The short answer is, endians come into play whenever your code assumes that a certain endian is being used. The most frequent time this happens is when you're reading from a file. If you are on a big endian system and write, say, 10 long integers to a file, they will all be written in big endian. If you read them back, the system will assume you're reading big endian numbers. The same is true of little endian systems; everything will work with little endian. This causes problems when you have to use the same file on both little and big endian systems. If you write the file in little endian, big endian systems will get screwed up. If you write it in big endian, little endian systems get screwed up. Sure, you could keep two different versions of the file, one big, one small, but that's going to get confusing very quick, and annoying as well. The other major time that endians matter is when you use a type cast that depends on a certain endian being in use. I'll show you one example right now (keep in mind that there are many different type casts that can cause problems):  unsigned char EndianTest[2] = { 1, 0 }; short x; x = *(short *) EndianTest;  So the question is, what's x? Let's look at what this code is doing. We're creating an array of two bytes, and then casting that array of two bytes into a single short. What we've done by using an array is basically forced a certain byte order, and we're going to see how the system treats those two bytes. If this is a little endian system, the 0 and 1 will be interpreted backwards, and will be seen as if it is 0,1. Since the high byte is 0, it doesn't matter and the low byte is 1--x will be equal to 1. On the other hand, if it's a big endian system, the high byte will be 1 and the value of x will be 256. We'll use this trick later to determine what endian our system is using without having to set any conditional compilation flags.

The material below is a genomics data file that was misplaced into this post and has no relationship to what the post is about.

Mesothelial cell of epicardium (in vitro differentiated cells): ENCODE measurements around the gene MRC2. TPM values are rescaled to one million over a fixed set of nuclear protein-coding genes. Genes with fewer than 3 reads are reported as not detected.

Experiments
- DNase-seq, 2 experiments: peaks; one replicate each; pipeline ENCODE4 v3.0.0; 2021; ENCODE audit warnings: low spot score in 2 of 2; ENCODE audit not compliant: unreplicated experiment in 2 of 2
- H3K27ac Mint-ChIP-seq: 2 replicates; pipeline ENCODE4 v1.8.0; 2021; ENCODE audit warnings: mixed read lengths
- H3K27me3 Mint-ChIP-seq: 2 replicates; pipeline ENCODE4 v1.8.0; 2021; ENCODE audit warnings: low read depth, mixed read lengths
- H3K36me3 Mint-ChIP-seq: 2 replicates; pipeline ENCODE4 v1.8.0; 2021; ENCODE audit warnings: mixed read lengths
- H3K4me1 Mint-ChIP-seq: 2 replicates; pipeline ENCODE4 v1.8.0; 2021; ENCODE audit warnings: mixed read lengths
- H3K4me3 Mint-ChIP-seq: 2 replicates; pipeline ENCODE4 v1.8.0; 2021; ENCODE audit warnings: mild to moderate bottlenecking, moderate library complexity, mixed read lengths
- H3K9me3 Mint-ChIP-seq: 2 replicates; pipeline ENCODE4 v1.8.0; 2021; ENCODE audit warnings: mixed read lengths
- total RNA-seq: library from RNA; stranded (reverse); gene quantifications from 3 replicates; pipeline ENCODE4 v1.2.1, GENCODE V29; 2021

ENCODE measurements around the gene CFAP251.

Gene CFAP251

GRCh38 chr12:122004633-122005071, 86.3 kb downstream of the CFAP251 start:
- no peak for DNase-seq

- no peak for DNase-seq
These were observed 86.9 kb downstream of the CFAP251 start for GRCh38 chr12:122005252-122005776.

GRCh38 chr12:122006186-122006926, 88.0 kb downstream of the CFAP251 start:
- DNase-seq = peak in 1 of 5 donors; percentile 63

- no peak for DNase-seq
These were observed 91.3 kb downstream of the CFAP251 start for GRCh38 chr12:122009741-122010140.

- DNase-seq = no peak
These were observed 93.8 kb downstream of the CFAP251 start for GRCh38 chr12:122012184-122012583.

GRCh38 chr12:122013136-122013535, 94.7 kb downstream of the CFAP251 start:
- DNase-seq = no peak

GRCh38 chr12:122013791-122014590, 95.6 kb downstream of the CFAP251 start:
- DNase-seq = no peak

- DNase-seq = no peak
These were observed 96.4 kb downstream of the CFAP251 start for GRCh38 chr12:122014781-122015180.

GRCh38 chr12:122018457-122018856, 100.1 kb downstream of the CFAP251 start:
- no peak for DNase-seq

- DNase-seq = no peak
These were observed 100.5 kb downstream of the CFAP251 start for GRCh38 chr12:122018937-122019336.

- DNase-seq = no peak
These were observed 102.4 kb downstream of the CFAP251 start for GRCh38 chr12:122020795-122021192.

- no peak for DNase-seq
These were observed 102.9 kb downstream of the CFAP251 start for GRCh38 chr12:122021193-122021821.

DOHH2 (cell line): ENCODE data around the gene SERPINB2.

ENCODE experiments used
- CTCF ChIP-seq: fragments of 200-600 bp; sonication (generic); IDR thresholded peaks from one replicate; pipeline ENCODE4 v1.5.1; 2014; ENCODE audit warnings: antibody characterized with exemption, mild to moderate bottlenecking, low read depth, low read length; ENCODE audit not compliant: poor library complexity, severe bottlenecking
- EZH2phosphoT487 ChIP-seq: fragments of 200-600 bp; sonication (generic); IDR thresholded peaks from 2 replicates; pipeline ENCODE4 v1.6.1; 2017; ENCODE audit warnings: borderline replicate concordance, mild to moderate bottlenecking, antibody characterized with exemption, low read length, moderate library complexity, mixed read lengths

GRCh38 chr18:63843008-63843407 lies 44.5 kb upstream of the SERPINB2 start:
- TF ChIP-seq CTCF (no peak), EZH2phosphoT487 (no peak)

## Writing Endian Independent Code